Yes, believe it or not, the “XXX” movies now have a mythology. And a back story. And supporting characters. Now that America has officially found the “Jason Bourne” series a bit worn, Vin Diesel makes his return with his clunky and ridiculous “XXX” movie series, reprising his role as the rebellious, bald, smart ass anti-hero Xander Cage. This is a break from playing the rebellious, bald, smart ass anti-hero Dominic Torreto, and the rebellious, bald, smart ass anti-hero Riddick, and–the rebellious, bald, smart ass anti-hero in “Babylon A.D.” After the unwatchable dumpster fire that was “XXX: State of the Union” the studio brings Diesel back to prop up a light reboot and sequel of “XXX” that also opens up a world for more movies of this ilk.
Mathieu Kassovitz’s “Babylon A.D” is a very ambitious science fiction film setting down on a mainly foreign land where depression has hit all countries and crime runs rampant. The best way to sum it up would be Vin Diesel playing Riddick by way of “Children of Men” with a heavy influence of “Escape from New York.” In other words, there’s not much originality in this piece, and it shows. While derivations are a prerequisite these days, you can’t help shake the feeling that 20th Century Fox wanted a more commercial approach to “Children of Men” and that involved dispensing of the thick social commentary and replacing it with a more standard prophesized little girl with amazing powers of mind manipulation.
So, call me a sucker, and have pity on me, but one of the saving graces for this was Brittany Snow. I got a thing for that gal, and she really helped me cruise through this without shutting it off and throwing it out the window. I’ve had a thing for her since “American Dreams” and she’s fun to look at during this crap fest. Meanwhile, the very funny Brad Garrett really pulls off the villain role here with his tough grizzled machismo fueled character and really does entertain where the others fail. “The Pacifier”, is undoubtedly a vehicle for Diesel whose popularity has seriously wavered. Now, attempting to cash in on his image in a children’s film, he’s not so much slumming it, but I saw it as him really just taking the comedic route ala Schwarzenegger in the much more enjoyable “Kindergarten Cop” to branch out with his career.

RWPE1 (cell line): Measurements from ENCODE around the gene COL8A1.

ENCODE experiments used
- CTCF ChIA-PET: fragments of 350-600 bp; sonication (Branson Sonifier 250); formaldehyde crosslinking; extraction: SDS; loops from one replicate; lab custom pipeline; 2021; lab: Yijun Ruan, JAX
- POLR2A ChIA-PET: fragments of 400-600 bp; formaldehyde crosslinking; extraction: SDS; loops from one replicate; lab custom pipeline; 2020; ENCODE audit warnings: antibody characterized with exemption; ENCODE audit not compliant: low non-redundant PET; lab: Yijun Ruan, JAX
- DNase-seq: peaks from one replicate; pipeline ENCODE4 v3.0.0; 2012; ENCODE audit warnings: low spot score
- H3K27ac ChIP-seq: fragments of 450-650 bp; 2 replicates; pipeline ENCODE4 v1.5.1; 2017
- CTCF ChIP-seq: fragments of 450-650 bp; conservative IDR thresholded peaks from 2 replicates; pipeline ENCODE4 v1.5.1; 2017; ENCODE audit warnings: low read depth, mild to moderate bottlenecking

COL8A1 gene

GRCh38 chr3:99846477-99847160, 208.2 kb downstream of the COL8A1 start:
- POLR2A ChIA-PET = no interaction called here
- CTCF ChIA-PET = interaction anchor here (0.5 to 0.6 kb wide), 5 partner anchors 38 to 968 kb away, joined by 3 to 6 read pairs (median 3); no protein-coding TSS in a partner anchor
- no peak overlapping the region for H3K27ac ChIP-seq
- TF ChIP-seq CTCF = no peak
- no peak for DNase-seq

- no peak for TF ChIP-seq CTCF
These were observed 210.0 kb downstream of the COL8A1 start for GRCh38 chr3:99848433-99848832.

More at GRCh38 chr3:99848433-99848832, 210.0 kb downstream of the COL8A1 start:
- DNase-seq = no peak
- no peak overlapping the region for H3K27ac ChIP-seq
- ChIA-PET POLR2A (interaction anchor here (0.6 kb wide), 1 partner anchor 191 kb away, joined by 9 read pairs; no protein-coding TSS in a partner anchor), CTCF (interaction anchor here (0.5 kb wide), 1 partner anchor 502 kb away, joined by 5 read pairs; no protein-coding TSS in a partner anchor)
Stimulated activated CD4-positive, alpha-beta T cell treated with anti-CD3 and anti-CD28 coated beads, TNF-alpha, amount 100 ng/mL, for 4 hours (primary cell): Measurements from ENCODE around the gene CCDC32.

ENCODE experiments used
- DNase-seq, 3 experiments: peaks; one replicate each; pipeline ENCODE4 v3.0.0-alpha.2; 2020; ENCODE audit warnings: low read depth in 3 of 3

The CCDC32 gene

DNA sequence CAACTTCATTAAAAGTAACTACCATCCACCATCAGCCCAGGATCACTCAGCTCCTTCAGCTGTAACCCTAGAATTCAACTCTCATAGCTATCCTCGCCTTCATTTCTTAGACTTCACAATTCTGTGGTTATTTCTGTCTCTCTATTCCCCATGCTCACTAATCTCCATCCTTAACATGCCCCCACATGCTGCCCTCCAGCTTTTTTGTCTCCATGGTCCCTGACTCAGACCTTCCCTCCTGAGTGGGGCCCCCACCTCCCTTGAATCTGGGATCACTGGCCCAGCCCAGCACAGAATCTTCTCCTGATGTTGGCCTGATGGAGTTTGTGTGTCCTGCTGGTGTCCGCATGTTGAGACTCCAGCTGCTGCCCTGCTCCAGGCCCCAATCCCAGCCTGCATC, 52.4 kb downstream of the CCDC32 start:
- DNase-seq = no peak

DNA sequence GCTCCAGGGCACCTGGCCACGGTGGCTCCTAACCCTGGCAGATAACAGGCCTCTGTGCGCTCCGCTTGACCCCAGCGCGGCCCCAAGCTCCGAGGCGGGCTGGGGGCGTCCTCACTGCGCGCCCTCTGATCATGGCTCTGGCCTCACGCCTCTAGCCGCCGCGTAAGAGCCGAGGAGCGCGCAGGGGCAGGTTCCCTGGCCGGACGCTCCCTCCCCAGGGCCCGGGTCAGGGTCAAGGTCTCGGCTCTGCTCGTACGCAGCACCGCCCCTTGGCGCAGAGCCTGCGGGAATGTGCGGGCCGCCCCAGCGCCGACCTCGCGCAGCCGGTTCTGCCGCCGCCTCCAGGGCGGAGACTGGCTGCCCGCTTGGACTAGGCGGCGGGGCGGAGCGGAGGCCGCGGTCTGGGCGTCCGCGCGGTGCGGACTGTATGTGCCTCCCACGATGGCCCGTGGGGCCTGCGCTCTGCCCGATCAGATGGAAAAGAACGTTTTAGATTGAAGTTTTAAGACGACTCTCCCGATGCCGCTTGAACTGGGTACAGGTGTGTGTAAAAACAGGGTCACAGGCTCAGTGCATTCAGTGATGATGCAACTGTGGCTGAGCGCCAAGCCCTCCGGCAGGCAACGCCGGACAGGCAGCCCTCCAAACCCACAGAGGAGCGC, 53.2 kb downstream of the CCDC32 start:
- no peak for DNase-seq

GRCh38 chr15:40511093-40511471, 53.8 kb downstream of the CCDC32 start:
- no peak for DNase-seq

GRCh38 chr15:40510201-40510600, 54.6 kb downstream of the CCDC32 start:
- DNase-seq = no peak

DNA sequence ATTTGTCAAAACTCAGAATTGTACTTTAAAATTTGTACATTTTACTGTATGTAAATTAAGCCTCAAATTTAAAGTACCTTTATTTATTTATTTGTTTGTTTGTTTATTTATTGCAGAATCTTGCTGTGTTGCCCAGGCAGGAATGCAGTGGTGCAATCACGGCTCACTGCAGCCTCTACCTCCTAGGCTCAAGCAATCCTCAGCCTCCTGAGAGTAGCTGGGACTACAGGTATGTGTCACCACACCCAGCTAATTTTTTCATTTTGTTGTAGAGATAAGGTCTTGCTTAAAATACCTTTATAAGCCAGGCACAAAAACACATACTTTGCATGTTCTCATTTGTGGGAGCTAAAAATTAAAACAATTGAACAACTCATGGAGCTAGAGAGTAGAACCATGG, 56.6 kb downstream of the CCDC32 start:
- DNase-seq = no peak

Diesel stars as Sean Vetter a DEA agent who with his friend Demetrius Hicks are in the midst of taking down a brutal drug cartel led by Memo Lucera (Geno Silva); after busting him and taking down the crime ring that they’ve spent seven years investigating, Sean finally can take some off-time. Enter wife Stacy, the loving beautiful wife to the character of Sean. By now, if you haven’t seen the movie, you can guess what will happen next, and do I even have to tell you anything else besides the fact that she becomes a motivation for vengeance? Watch the trailer and you won’t even have to see the movie. Simply because the plot twist is predictable and formula.
I went into this movie with generally low expectations, I mean with a movie that was shelved constantly for nearly four years and re-shot numerously, I had no doubt this would be a flop. Those expectations seemingly helped this movie, because I was pleasantly surprised. Probably the most intriguing part of the movie is Barry Pepper’s character that wants badly to be one of the guys in the mob but can’t find the strength to pull a trigger. He pulls the Brooklyn accent off well, and never goes over the top. He’s a regular guy who wants to work like everyone else but can’t quite get past the name. He tough and intimidating and very likeable as well. Seth Green is his usual self but is likeable all at the same time; he’s annoying and irritating but he serves his purpose as the character.